Kenya plans to progressively increase domestic funding for combating malaria in order to eradicate malaria by 2030, Erjesa Waqo, Head of the National Malaria Control Programme (NMCP), said on Monday.
Waqo said this at a Malaria Forum hosted by Novartis Social Business in Nairobi.
Waqo said that currently government financing constitutes about 25 per cent of all malaria eradication efforts with the rest being funded by bilateral and multilateral donors.
“In order to ensure Kenya meets the World Health Organisation target on reducing malaria deaths and infections by 2030 by 90 per cent as compared to 2015 figures, the country will devote more locally sourced funds on fighting the disease,” Waqo said.
Waqo said total malaria funding in Kenya averages 270 million dollars for a three-year period and with the Global Fund to Fight AIDS, Tuberculosis and Malaria being a significant donor.
He said that reliance on foreign donors to fight malaria could reverse the gains already achieved.
“We are already experiencing donor fatigue from our traditional donors, hence the need to increase amount of funding from domestic sources in order to ensure sustainability,” he added.
The head of NMCP said that key tools being deployed to reduce the malaria burden include indoor residual spraying as well as use of treated mosquito nets.
He noted that due to targeted interventions, the national malaria prevalence rate has reduced by eight per cent down from 11 per cent five years ago.
However, Waqo said that the Lake Victoria region in Western Kenya is most affected by malaria with prevalence rates currently at 27 per cent.
In another development, Kenya on Monday urged African countries to establish own climate change funding mechanism to save the continent from huge burdens on their economies.
Charles Mutai, the Director of Climate Change in the Ministry of Environment, said the fund would help provide finance mechanisms for priority climate change priorities.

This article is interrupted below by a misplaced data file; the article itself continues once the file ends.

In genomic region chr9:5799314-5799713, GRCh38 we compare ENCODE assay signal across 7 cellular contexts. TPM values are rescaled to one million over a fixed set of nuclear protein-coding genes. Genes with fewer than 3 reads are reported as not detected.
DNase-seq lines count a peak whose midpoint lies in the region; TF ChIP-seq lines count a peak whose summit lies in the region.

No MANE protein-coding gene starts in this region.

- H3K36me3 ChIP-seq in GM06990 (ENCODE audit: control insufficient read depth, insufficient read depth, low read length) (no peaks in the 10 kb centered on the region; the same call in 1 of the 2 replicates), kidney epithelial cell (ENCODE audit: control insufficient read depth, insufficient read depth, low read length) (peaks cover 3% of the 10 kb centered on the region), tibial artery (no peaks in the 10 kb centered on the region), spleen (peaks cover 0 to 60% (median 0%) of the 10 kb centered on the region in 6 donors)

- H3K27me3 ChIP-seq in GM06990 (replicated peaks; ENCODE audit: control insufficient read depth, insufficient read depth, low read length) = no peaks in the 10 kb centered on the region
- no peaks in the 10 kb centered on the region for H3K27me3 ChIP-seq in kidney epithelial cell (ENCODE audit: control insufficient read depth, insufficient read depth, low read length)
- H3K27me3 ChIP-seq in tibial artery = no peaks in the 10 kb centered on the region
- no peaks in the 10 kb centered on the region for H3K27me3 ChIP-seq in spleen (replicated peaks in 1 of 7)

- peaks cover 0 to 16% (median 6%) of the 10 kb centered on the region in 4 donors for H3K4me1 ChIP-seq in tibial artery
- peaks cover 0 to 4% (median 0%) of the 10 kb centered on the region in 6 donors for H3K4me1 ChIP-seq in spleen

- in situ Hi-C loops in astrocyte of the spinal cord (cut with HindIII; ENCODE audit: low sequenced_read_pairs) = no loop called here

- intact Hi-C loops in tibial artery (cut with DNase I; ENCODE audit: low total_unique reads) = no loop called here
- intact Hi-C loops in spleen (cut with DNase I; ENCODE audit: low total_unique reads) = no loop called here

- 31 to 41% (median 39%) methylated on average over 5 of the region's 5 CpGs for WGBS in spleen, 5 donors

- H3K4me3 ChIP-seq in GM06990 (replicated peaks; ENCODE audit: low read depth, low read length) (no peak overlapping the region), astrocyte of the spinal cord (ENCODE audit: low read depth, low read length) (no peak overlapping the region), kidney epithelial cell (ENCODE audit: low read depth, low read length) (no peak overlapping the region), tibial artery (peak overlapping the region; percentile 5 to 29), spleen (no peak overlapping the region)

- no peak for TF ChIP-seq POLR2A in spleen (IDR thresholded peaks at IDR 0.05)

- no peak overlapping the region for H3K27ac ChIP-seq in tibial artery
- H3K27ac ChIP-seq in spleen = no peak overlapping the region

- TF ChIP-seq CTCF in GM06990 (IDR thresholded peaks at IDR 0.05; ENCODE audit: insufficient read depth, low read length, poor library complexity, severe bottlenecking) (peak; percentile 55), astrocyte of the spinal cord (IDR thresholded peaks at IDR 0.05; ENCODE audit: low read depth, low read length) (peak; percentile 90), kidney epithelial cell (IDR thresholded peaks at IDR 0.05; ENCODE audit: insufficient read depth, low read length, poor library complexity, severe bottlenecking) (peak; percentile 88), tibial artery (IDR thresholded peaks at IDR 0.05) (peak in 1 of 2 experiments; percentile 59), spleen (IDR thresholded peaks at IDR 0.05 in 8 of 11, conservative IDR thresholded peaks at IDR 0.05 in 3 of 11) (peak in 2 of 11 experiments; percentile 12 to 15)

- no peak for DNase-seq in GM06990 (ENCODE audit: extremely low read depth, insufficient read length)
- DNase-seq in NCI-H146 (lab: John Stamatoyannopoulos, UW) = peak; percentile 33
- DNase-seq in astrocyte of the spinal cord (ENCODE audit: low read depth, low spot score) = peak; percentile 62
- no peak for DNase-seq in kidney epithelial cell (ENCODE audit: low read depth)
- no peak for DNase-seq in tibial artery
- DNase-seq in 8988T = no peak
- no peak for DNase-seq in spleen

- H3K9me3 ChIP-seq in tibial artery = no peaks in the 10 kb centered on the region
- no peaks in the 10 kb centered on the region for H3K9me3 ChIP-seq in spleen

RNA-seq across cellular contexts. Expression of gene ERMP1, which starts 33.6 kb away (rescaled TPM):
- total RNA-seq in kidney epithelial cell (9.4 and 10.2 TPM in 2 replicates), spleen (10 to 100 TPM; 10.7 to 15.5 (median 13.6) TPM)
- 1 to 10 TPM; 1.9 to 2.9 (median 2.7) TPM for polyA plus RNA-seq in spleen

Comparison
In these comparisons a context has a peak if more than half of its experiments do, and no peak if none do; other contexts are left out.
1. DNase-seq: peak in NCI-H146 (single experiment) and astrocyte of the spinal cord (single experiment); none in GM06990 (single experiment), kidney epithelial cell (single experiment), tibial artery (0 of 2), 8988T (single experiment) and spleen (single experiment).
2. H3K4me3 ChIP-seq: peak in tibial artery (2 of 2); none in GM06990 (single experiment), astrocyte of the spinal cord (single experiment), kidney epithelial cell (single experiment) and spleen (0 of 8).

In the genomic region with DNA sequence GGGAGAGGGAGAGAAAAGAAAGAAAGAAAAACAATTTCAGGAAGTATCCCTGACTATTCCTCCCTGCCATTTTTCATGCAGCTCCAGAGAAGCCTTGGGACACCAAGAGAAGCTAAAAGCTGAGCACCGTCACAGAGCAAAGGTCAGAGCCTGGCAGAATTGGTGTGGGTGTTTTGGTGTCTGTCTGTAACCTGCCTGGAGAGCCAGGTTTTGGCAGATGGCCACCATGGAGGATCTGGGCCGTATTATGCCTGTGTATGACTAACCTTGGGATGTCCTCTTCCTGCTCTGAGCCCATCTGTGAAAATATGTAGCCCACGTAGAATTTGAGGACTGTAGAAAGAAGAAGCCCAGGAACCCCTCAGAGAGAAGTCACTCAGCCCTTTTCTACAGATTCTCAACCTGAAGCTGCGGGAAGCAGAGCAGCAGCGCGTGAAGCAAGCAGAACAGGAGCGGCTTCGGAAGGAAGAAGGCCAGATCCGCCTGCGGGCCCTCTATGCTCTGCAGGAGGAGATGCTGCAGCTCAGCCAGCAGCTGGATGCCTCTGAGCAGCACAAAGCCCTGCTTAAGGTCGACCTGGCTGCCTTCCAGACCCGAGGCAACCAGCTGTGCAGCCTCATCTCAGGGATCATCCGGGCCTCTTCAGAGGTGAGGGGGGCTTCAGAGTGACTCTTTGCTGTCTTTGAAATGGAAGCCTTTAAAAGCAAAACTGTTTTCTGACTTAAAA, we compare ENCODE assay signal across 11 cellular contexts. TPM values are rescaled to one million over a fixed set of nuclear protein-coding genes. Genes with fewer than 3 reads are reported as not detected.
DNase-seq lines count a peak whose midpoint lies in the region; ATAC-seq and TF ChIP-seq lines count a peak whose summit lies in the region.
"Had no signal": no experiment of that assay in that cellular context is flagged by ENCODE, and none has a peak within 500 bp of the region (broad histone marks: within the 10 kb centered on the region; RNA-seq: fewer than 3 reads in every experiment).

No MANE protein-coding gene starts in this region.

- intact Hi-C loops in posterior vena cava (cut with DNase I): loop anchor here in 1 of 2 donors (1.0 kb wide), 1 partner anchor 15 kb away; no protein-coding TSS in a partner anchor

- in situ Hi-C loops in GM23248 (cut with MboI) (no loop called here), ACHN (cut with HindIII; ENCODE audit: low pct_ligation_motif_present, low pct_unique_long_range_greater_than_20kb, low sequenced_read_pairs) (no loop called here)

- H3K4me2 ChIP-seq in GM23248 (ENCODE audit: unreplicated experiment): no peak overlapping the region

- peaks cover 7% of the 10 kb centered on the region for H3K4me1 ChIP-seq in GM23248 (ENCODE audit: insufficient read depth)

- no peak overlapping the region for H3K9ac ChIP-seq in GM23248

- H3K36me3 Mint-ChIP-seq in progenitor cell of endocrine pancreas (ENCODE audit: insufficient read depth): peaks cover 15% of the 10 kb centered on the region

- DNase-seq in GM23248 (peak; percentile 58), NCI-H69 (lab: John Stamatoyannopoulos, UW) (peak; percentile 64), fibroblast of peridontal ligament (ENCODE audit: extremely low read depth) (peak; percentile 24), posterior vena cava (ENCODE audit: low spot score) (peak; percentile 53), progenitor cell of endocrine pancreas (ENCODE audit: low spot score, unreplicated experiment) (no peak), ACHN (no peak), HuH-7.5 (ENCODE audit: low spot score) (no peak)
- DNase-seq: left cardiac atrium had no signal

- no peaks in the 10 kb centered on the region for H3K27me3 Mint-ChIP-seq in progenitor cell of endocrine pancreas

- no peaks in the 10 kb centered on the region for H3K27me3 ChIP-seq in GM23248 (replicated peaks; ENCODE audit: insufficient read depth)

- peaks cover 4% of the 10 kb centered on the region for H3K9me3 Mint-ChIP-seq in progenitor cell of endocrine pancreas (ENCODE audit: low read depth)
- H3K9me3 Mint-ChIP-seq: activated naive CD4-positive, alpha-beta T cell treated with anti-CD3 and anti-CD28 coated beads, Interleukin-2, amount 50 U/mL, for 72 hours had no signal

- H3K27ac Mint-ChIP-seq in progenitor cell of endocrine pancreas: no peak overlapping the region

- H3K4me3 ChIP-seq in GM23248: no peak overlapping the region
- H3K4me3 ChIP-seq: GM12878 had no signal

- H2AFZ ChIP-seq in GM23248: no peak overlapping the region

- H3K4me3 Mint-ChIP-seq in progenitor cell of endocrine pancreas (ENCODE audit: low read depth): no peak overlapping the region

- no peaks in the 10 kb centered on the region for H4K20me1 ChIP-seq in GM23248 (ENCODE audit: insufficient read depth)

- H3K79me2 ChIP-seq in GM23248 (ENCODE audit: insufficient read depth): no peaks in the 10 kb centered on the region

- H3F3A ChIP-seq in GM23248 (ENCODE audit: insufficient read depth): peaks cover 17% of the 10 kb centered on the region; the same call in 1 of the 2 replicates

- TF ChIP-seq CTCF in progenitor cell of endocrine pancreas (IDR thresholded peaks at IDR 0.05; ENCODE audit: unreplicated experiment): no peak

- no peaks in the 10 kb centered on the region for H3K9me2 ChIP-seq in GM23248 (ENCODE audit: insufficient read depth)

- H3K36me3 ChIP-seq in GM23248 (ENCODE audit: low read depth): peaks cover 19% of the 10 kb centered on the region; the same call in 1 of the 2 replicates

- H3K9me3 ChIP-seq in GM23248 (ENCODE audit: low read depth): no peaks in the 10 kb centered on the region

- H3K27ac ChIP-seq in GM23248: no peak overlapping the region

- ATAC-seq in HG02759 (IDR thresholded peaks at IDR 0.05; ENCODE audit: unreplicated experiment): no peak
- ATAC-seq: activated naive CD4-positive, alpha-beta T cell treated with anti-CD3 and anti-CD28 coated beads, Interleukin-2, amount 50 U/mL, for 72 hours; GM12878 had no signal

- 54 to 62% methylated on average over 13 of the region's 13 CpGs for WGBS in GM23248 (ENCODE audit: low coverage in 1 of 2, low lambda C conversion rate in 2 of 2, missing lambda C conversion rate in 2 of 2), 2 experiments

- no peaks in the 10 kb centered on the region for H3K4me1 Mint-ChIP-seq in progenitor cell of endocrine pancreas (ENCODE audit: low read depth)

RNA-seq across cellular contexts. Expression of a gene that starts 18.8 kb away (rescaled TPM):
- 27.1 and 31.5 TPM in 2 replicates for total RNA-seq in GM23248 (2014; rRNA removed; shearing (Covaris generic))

“The increased climate change vulnerability causes huge burdens in the continent hence the need for homegrown funding mechanism,” Mutai told delegates from African countries who are attending Africa Regional Forum on Climate Technology.
He said the funding would help accelerate the development, deployment and transfer of locally relevant climate and clean energy technologies in the continent.
Mutai revealed that Kenya has developed climate change fund and science, technology and innovation act that facilitate the promotion, coordination and regulation of the progress of science, technology and innovation in the country.
He noted that the continent urgently requires innovative technologies on flood management, crop resilience, soil protection and early warning systems.
Mutai said that with the increasing frequency and intensity of droughts and floods, the continent requires technology cooperation to help reduce the cost of tackling climate change while stimulating opportunities for sustainable development.
The meeting has been organised by the Climate Technology Centre and Network (CTCN), an implementation arm of the technology mechanism of the UN Framework Convention on Climate Change (UNFCCC).
The centre promotes the accelerated transfer of environmentally sound technologies for low carbon and climate resilient development at the request of developing countries.